This Week in PowerBites: Radioactive Diamond Batteries?


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Nickel-Zinc Batteries Challenge Lead and Lithium for Stationary, Industrial Apps

Zinc-based batteries are usually associated with the cheap but short-lived, leaky, flashlight-killing carbon-zinc primary cells. However, a new nickel-zinc-based (NiZn) battery chemistry may offer a greener, more cost-effective, solution for indoor and outdoor UPS systems, forklifts, and other specialty vehicle applications. According to ZincFive , its NiZn chemistry is similar to those used in earlier nickel-metal-hydride (NiMH) batteries, but it offers several important advantages:

  • NiZn batteries have a high nominal cell voltage (1.74 V versus 1.3 V for NiMH), which requires fewer cells to produce the required output voltage. This along with the NiZn chemistry results in higher energy densities (in excess of 70 Wh/kg), significantly reducing battery footprint and weight.
  • The NiZn chemistry, combined with a low-resistance cathode structure, results in substantially lower internal resistances. In turn, it produces high power densities (up to 3000W/kg) and enables rapid charge/discharge cycles with less heating and lower internal losses across a wide temperature range without the threat of damage or thermal runaway.
  • ZincFive says that in most applications, NiZn batteries routinely achieve a 10+ year operating life with virtually none of the maintenance required by lead-acid batteries.
  • NiZn technology is manufactured with non-toxic, widely available materials that are easily recycled, making it less hazardous for the workforce and the environment.

201014 Prod Mod Zinc Five Batteries 2

The company says that these and other advantages give NiZn batteries a cost per watt-hour that beats the lead-acid storage systems still lurking in the back rooms of many server farms, cell nodes, and other critical infrastructure. Just a small caveat: I suspect that they’re defining “cost competitive” in terms of total cost of ownership (TCO). So, while the cells may cost a bit more than lead-acid, their longer life, negligible maintenance, and low disposal costs make them the cell of choice for your data center (or power wall?).

Conclusion: Insufficient data at this time. I want to know about the number of discharge cycles these batteries can sustain, their suitability for Powerwall-type applications, where the battery materials come from, how they’re processed, and more about their environmental footprint. Hopefully I’ll be able to share the answers with you after I brief with ZincFive toward the end of the month. Between now and then, you can click here to visit ZincFive’s information page.

Automotive-Rated LED Drivers Come in DFN Package with Side-Wettable Flanks

201012 Prod Mod Nexperia Led Driver

Nexperia announced a new series of LED drivers in the space-saving DFN2020D-6 (SOT1118D) package that features side-wettable flanks (SWF), thus facilitating the use of AOI (automated optical inspection). This packaging option is an industry first, according to the manufacturer. It offers equivalent performance to an SOT223 package while reducing PCB space requirements by up to 90%.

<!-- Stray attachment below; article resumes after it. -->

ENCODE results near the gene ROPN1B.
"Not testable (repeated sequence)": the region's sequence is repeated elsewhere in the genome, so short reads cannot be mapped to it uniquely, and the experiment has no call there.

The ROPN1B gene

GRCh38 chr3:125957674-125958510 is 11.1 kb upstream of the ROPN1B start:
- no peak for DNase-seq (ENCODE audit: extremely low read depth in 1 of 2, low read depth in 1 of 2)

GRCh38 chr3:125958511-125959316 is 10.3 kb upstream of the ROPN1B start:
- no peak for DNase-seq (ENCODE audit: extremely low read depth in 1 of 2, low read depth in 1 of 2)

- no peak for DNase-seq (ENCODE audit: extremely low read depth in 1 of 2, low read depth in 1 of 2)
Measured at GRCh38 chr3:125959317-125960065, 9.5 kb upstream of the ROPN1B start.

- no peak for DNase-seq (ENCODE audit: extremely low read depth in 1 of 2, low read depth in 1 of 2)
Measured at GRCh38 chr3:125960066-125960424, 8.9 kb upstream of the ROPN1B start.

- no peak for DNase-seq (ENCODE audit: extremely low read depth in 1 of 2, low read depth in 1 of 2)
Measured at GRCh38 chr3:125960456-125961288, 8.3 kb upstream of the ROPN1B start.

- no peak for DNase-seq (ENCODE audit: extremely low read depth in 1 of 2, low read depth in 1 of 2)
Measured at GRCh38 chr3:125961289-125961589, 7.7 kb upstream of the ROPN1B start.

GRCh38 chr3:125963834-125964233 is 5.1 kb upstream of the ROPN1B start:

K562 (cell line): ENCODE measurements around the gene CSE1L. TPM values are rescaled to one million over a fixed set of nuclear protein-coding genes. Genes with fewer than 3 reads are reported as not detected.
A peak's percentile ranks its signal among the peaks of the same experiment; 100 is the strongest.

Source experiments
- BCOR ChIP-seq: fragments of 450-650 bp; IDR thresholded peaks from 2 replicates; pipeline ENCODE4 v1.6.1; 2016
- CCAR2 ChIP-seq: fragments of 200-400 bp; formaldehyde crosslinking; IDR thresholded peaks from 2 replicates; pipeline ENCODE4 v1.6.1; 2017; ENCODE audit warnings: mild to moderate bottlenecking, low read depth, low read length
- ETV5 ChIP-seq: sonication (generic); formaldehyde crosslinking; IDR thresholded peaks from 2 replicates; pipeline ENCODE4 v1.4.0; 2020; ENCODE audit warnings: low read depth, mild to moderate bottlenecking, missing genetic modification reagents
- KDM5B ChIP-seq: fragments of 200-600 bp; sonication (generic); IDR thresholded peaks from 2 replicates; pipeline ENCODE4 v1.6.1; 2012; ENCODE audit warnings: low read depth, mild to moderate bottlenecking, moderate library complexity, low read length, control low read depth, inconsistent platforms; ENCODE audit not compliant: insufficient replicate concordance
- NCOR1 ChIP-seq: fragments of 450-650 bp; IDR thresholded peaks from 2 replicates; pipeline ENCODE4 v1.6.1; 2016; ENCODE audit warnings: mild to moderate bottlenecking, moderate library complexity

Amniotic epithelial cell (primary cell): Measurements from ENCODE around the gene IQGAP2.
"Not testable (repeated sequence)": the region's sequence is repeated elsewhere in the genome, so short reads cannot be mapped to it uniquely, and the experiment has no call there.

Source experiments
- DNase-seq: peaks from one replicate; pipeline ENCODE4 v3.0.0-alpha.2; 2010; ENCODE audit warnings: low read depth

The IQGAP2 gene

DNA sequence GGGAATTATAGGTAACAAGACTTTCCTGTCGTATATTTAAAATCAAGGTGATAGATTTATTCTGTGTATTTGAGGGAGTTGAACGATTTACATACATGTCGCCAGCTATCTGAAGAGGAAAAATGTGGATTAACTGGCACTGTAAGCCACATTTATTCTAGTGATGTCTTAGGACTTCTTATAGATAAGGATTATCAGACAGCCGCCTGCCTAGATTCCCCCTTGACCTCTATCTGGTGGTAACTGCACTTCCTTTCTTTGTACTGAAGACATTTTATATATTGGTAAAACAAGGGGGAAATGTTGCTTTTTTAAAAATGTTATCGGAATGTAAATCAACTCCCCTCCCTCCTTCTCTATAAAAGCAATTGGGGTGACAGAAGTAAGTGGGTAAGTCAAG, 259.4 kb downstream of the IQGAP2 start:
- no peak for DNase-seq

With a footprint of just 2 × 2 mm and a low profile of 0.65 mm, the new DFN2020D-6 LED drivers are available with either NPN or PNP output stages. They can deliver an output current of up to 250 mA (NCR32x types) and have a maximum supply voltage of 75 V. Their thermal dissipation capability is equal to, or better than, any other package for LED drivers in commercial use.

In addition to enabling automated inspection, the package’s side-wettable flanks also improve reliability. Studies have shown that devices with side-wettable flanks exhibit a greater resistance to shear forces, and can handle greater board flexing without cracking than similar devices in other types of packaging.

Four DFN2020D-6 LED driver products are in mass production now. More information, including product specs and datasheets, is available at www.nexperia.com/led-driver.

Wireless Power vs. COVID 

201008 Prod Mod Powercast Temp Scan 1

Thanks to wireless power delivery, a new RFID temperature scanning system is helping businesses monitor their employees’ temperatures with a minimum of intrusion or disruption to their daily routines. The system, developed by Powercast, consists of a wirelessly powered temperature-scanning fob for each employee, an RFID reader, and a computer monitor. The fobs can easily be personalized for each employee and are small enough to fit onto a keychain.

Powercast’s power-harvesting technology enables the fob to quickly charge when held near an RFID reader at the entrance to the business. Once charged, employees can use the fob to measure their temperature, which is transmitted to a central monitoring system that grants access if the reading is within the healthy range.

As shown in the video below, Powercast has already put its temperature scanning system to work at its own corporate headquarters in Pittsburgh’s RIDC Park, where it took a total of 300 readings during the first 12 days of its operation:

 

Powering the system is Powercast’s tiny, embeddable Powerharvester receiver chip, which harvests RF automatically when it’s within range of an RF power source, and then converts it to direct current (dc). The chip is highly efficient at extracting usable power from even very small amounts of RF energy.

In addition to the Powercast receiver chip, each battery-free fob contains a temperature sensor, a Microchip PIC24F04KA201 microcontroller (MCU), and an RFID chip that identifies its owner. To use the fob device, an employee simply holds it in a designated power area equipped with an RFID reader antenna and a monitor. The fob the harvests the RF energy needed to power up the temperature sensor, take the reading, and transmit it to the RFID reader.

Powercast representatives say that the designer team chose Microchip’s PIC24F04KA201 MCU because of its minimal power consumption and powerful development tools, which made it possible to deliver a commercially available system in less than two months.